What Happened Last Year
NYCFC's season can be pretty easily divided into two halves: before that Hudson River Derby and after that Hudson River Derby. That Hudson River Derby was a 7-1 shellacking at the hands of New York Red Bull(s?) which was about as bad as it could possibly get for NYCFC fans. However, that game marked the first appearance of Frank Lampard in this season and was the driver to move Iraola into the base of midfield, a role he played the rest of the season. From that point forward, NYCFC had a very steady midfield trio of Lampard, Pirlo, and Iraola to support David Villa up top, along with a rotating but talented case of Jack Harrison, Stiven Mendoza, Khiry Shelton, and Tommy McNamara on the wings. It also marked the end of Mix Diskerud's and Federico Bravo's run in the side, as they played 80% and 72% of their total minutes on the season prior to that. The results speak for themselves: up to and including that Derby, NYCFC averaged 1.3 points per game, afterwards they averaged 1.8.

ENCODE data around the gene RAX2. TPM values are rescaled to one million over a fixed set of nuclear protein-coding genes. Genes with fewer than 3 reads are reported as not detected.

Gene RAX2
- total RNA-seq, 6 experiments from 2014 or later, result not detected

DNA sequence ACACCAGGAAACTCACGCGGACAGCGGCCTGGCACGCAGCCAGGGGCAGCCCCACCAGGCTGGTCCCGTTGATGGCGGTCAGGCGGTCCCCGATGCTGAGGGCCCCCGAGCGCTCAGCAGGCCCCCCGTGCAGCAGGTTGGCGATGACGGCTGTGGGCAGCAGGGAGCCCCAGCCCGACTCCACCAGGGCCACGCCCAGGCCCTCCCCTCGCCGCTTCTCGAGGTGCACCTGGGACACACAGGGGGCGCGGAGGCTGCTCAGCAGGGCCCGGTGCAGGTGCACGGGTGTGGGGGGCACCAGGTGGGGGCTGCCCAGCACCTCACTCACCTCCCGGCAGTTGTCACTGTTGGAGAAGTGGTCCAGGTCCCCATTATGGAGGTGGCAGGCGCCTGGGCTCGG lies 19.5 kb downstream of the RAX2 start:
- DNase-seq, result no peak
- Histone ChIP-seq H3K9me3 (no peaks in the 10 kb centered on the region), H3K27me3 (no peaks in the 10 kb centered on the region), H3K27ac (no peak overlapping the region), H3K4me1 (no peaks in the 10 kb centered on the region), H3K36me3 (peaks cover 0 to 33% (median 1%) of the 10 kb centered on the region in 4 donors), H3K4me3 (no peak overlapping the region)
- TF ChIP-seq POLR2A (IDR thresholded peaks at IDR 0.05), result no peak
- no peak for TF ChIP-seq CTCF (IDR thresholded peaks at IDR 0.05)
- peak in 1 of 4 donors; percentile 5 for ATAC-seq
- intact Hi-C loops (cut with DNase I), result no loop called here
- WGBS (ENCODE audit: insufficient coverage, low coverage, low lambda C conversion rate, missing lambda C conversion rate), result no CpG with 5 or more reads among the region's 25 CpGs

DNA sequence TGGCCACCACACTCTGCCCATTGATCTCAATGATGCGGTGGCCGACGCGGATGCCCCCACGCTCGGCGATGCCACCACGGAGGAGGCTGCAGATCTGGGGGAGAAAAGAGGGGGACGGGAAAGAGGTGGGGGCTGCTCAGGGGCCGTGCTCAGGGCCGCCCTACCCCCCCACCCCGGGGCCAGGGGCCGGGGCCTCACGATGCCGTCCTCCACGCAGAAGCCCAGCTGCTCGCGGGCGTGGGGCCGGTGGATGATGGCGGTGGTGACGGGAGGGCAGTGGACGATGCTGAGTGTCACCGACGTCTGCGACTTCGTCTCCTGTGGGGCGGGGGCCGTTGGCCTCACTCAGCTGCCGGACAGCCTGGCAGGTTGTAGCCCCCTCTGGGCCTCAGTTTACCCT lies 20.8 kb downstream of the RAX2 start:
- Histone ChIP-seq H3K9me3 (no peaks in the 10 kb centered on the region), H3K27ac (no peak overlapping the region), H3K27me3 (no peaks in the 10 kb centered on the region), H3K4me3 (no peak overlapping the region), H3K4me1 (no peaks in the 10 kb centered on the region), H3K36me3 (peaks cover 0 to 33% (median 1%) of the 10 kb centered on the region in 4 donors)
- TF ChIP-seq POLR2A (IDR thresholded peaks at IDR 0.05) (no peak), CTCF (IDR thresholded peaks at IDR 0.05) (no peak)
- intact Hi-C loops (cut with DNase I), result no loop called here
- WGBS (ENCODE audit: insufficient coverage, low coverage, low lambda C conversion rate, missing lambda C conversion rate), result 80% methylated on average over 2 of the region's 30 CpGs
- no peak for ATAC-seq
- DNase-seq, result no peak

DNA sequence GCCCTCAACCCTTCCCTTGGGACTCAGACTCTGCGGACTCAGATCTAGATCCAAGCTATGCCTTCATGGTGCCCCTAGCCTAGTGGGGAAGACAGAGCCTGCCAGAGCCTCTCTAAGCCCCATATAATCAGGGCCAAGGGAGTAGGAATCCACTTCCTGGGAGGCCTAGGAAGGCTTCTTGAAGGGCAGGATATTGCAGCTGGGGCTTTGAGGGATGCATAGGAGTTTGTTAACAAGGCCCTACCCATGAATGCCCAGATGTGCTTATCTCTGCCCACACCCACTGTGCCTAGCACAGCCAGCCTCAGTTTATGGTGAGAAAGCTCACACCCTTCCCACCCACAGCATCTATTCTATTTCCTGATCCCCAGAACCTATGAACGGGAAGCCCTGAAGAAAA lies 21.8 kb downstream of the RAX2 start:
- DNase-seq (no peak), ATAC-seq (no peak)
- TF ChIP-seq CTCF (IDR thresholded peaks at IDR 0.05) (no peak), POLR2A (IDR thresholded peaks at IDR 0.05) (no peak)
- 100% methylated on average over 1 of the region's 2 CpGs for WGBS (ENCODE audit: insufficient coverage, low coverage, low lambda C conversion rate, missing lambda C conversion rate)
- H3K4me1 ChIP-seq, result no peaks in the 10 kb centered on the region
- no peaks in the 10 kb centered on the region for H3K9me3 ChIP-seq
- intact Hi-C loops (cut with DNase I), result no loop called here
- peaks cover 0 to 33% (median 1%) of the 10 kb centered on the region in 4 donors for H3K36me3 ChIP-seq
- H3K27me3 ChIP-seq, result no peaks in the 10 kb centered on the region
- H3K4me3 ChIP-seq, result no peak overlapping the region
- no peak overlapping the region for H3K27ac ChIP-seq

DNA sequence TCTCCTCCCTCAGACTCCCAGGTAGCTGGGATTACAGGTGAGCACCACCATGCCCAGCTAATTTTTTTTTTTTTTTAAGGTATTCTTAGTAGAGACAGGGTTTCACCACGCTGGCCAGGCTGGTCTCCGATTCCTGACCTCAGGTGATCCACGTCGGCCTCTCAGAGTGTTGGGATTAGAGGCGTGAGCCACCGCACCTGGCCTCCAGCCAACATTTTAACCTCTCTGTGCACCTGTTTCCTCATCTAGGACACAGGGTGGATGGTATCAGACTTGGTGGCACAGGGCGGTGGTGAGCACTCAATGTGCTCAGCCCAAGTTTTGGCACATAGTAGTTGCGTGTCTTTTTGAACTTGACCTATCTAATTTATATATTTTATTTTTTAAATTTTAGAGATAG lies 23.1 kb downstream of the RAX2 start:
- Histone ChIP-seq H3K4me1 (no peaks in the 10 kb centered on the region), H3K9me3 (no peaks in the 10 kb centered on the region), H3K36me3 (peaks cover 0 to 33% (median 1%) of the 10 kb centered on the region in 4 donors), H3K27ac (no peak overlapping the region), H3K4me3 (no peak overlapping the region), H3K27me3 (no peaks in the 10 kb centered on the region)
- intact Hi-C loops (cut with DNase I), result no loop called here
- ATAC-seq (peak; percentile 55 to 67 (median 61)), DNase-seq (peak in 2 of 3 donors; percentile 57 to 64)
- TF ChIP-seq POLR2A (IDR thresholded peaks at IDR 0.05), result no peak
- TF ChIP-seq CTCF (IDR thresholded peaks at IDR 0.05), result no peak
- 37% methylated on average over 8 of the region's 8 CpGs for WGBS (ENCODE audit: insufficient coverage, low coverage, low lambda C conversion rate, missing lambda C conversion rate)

That uptick in form was enough to secure a second-place finish in the Eastern Conference, but it was more than a little fortuitous. NYCFC actually had a negative xGD, mainly because their defense was terrible with the 4th worst xGA. This video sheds light on some of the reasons why: little cohesion in backline, inability to track runners, and insistence on playing from the back with personnel ill-suited for it. As in that game though, the attack usually made up for it, with Lampard and Villa in particular turning in stellar seasons. The rookie Jack Harrison (a former United trainee) provided a real creative spark on the wings, coming up with perhaps one of the goals of the season by beating several players while coming in from the right wing to curl home a beautiful finish. Ultimately though, New York's defensive shortcomings came back to bite them against the talented frontline of Giovinco and Jozy Altidore (who is actually decent in MLS and yes I know that says a lot) in the playoffs, losing 7-0 on aggregate.
|Player||Total Passes||Failed Passes||Key Passes||Assists||Goals||Shots||Take-Ons||Failed Take-Ons||Minutes||Poss||Usage Rate||Positive Outcomes||Negative Outcomes||% Positive||xG||xA||(xG+xA) /Poss|